From Kaala’s Reviews to Dhadak’s Trailer, Dalit Assertion Ignored
‘Kaala’ is loaded with caste symbolism and Dalit assertion. But several (savarna) film reviewers have ignored that.
Pa Ranjith’s Kaala is flooded with Dalit symbolism. And even that is an understatement. Yet several, predictably savarna (upper caste) film reviewers, just couldn’t see the caste in Kaala. Note: this isn’t a rant saying that every reviewer missed the plot in the movie, it’s an article exploring why so many did.
Incidentally, this article is being published on a day that Karan Johar released the trailer of his latest production Dhadak, a remake of the Marathi hit Sairat. Except, with one crucial difference. Sairat was a love story centred around caste discrimination, Dhadak has reportedly chosen to do away with the caste bit entirely. More on that in a bit, but let’s get to Kaala first.
Caste: The Crux of Kaala
In case you’re reading this without having watched Rajinikanth’s latest, here’s a really tiny sample of the caste symbolism in Kaala so that you get my point.
It’s not just the car number.
- Villainous politician Haridev Abhyankar’s Brahmin credentials are underlined in his political slogan and catchphrase ‘Born to Rule’. Typically enough, Hari Da (played by Nana Patekar) even refuses to have a glass of water in Kaala’s Dalit household.
- The real estate group trying to grab land in Dharavi is called Manu Realty - an explicit reference to the casteist author of the Manusmriti. If you just got offended, here’s an actual quote attributed to Manu - “In no situation should men from the other castes marry a shudra woman. If they do so, they would be responsible for the degradation of their family.”
- The colours of celebration in the phenomenal climax scene are black, red and blue. Kaala (black) – the colour of the proletariat, as the movie’s teaser proclaimed. Red – the colour of the Left and the socialist working classes. And blue – for the Ambedkarite protagonists of the movie.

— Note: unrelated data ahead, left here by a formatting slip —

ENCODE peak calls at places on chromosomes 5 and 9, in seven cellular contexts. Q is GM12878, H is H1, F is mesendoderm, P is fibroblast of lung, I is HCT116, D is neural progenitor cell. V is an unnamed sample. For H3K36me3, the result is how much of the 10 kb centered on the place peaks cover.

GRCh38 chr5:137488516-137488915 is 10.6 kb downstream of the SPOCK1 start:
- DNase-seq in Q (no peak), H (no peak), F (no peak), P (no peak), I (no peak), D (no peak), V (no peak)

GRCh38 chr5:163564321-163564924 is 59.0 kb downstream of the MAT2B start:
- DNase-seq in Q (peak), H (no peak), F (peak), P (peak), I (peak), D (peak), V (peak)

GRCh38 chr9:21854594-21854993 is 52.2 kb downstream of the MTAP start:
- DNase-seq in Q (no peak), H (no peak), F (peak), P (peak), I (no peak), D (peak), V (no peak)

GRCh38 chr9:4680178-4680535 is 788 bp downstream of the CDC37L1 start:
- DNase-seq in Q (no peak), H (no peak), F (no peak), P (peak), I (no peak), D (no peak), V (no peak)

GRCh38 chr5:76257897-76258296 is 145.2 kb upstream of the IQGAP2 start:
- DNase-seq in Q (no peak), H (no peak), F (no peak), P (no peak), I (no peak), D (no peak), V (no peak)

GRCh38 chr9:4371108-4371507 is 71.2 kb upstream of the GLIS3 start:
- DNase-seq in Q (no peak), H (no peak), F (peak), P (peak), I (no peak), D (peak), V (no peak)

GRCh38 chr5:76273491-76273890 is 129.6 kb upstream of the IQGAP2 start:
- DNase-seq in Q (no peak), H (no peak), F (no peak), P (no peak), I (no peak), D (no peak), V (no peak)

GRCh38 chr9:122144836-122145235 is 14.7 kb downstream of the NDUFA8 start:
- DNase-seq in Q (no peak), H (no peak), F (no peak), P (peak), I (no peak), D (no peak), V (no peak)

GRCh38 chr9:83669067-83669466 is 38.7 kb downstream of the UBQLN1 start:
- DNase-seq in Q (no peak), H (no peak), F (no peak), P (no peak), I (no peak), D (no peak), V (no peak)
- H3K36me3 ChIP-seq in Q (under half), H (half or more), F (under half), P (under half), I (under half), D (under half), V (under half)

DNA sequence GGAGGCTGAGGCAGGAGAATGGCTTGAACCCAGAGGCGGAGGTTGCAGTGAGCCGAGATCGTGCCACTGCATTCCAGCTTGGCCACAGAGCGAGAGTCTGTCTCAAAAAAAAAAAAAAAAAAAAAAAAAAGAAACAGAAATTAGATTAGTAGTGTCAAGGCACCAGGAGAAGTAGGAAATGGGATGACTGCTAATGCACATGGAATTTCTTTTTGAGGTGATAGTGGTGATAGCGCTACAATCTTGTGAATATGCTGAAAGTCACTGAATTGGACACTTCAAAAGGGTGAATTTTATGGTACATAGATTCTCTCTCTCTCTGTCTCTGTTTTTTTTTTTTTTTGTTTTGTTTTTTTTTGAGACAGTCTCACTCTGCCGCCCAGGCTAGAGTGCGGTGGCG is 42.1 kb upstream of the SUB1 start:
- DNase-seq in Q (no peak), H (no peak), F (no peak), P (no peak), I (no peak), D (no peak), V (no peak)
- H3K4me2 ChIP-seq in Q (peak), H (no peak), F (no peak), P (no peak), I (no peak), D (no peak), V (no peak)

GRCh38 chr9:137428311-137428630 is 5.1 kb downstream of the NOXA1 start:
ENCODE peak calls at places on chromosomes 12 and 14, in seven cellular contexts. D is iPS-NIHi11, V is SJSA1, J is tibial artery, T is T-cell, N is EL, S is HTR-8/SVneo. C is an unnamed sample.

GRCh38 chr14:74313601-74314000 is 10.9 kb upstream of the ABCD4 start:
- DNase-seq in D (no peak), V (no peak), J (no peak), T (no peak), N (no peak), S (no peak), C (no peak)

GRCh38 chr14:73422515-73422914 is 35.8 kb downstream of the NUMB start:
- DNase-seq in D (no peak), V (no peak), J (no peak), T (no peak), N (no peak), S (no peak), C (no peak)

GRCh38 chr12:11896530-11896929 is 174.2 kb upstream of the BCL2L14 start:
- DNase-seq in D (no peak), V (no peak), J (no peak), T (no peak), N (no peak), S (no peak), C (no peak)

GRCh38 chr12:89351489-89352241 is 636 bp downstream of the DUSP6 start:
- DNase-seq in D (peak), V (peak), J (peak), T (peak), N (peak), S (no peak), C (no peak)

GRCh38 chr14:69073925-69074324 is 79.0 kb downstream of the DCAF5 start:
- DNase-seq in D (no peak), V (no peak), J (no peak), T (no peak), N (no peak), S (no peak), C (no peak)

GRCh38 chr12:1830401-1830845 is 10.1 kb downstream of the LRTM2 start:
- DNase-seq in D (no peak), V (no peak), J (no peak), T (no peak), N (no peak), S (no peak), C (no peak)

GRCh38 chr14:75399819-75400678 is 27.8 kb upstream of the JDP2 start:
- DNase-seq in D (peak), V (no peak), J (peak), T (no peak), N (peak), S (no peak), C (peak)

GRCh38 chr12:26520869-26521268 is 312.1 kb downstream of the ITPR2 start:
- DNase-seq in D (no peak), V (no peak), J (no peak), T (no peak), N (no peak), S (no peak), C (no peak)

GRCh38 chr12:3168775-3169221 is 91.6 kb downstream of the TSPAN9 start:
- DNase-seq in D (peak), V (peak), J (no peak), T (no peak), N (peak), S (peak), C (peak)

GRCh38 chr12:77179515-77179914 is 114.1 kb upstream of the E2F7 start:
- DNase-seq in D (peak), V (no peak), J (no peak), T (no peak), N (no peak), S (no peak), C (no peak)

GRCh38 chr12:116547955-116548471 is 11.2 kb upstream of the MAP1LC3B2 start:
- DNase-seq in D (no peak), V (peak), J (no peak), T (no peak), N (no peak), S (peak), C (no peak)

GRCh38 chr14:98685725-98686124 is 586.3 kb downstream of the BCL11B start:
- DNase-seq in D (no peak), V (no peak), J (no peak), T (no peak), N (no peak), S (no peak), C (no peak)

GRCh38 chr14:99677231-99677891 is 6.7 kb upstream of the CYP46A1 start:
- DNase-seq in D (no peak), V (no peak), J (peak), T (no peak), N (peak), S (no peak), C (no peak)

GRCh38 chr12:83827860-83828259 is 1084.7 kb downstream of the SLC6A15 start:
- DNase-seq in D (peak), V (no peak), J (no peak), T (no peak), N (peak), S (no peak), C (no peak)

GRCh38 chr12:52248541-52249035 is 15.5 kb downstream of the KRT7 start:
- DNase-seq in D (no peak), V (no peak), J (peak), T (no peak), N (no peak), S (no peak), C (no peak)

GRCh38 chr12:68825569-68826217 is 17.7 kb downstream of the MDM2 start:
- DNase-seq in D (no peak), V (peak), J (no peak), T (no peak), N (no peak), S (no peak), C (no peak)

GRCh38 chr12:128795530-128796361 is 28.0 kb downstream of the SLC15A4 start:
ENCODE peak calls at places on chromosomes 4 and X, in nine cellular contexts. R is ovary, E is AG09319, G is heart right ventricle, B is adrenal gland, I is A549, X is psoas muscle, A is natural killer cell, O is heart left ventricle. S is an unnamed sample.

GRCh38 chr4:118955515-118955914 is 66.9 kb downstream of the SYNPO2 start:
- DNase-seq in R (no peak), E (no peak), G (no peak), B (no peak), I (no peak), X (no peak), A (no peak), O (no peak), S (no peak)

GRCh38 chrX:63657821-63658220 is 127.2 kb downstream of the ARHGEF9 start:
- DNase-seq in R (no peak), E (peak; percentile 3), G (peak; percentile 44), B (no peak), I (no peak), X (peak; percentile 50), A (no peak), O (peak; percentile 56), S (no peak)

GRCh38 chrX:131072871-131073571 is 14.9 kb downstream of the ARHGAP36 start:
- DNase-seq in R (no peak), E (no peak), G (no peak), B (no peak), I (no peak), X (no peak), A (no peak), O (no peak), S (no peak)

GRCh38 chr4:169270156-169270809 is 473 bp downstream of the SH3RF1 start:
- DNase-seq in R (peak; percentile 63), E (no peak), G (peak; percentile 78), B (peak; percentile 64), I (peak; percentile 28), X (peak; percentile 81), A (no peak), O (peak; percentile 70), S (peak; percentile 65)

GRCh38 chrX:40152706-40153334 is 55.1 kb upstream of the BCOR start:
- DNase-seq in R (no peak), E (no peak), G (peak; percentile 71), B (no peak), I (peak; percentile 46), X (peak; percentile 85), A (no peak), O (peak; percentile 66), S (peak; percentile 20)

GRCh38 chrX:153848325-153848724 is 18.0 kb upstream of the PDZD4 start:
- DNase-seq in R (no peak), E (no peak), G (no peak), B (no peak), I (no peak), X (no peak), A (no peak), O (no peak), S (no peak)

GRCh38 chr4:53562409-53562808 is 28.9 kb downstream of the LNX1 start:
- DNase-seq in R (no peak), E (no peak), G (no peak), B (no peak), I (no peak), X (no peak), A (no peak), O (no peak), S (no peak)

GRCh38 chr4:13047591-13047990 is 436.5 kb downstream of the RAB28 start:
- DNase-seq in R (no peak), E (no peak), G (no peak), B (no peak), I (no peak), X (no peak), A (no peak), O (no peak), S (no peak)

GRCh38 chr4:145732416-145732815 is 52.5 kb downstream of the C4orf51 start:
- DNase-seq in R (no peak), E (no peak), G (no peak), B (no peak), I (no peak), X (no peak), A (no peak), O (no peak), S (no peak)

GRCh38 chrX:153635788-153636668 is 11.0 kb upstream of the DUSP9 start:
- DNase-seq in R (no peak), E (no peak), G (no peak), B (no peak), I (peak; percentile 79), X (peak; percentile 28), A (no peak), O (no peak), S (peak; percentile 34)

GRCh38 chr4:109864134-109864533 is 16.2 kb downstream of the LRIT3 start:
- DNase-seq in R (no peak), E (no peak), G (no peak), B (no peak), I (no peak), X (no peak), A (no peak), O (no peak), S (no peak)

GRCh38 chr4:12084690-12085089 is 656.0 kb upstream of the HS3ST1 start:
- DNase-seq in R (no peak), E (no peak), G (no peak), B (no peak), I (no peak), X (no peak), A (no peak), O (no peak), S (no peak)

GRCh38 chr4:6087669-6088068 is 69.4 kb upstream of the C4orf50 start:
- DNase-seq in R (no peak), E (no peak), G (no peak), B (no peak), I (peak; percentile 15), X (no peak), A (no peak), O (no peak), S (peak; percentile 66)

- When Kaala makes an impassioned plea to his community to protect their land, the backdrop shows Kaala’s physical location and the film’s political one – Bhagwan Gautam Buddha Vihar.
I could go on and on. But you get the point. Caste is not incidental to Kaala, it isn’t a minor accompaniment to the plot. Dalit assertion is the bedrock of the movie, its strongest theme, the crux of its politics.
Reviews Without Context
Do you think this would work as an elevator pitch to a Netflix or Amazon Prime executive? “Presenting a series of film reviews that completely ignore the context of the movies being reviewed – Reviews Without Context!”
Don’t get the joke? It’s what a lot of Kaala reviews were like. Sample the reviews by some of India’s most-read media houses.
Run a simple Ctrl+F on the pages and on many of the articles, you won’t find a single mention of the words ‘caste’, ‘Dalit’, ‘Brahmin’.
Look, I’m not disputing the stuff written in the reviews themselves. I’m just pointing out that one, big, crucial, elemental theme that these reviews missed out on – caste.
Even during the days of the Kabali craze, the English news channel I was working at had an intense amount of coverage around the Pa Ranjith-Rajinikanth film. Reporter lives, anchor chats, special video reports, you get the drift. Yet, in ALL of that, I didn’t hear one single mention of the caste angle in Kabali.
Why are we so caste-blind? In my opinion, our ignorance and society’s failure begins in the classroom.
The Fault in Our Schools
I studied in one of the most well-reputed schools in Kolkata. Yet, in my entire school life, and all those years of ICSE-approved syllabi, caste found only two mentions. First, when we were taught about the concept of caste in class 6 – as a four-tiered system of differentiation in the Vedic age. And the second and last time was in class 9 or 10, when we read that after independence in 1947, casteism was abolished in India. That’s it. Period.
It was only much later, in college, that the documentary ‘India Untouched’ opened my eyes to the realities around me.